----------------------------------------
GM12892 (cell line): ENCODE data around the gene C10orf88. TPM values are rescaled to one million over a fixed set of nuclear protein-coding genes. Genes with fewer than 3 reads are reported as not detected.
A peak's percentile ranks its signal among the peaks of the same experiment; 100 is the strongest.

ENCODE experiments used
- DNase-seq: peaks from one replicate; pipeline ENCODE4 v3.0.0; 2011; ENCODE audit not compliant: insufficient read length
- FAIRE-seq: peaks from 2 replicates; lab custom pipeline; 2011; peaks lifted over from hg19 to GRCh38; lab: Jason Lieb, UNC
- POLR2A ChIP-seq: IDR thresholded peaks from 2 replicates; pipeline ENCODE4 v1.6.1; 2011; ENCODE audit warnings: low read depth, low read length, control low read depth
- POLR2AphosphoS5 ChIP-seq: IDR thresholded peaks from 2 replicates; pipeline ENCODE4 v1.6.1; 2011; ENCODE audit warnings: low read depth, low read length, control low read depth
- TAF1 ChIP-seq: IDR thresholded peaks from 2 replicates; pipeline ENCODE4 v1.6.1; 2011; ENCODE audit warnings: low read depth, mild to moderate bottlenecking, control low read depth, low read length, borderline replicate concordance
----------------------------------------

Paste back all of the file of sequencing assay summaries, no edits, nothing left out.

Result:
GM12892 (cell line): ENCODE data around the gene C10orf88. TPM values are rescaled to one million over a fixed set of nuclear protein-coding genes. Genes with fewer than 3 reads are reported as not detected.
A peak's percentile ranks its signal among the peaks of the same experiment; 100 is the strongest.

ENCODE experiments used
- DNase-seq: peaks from one replicate; pipeline ENCODE4 v3.0.0; 2011; ENCODE audit not compliant: insufficient read length
- FAIRE-seq: peaks from 2 replicates; lab custom pipeline; 2011; peaks lifted over from hg19 to GRCh38; lab: Jason Lieb, UNC
- POLR2A ChIP-seq: IDR thresholded peaks from 2 replicates; pipeline ENCODE4 v1.6.1; 2011; ENCODE audit warnings: low read depth, low read length, control low read depth
- POLR2AphosphoS5 ChIP-seq: IDR thresholded peaks from 2 replicates; pipeline ENCODE4 v1.6.1; 2011; ENCODE audit warnings: low read depth, low read length, control low read depth
- TAF1 ChIP-seq: IDR thresholded peaks from 2 replicates; pipeline ENCODE4 v1.6.1; 2011; ENCODE audit warnings: low read depth, mild to moderate bottlenecking, control low read depth, low read length, borderline replicate concordance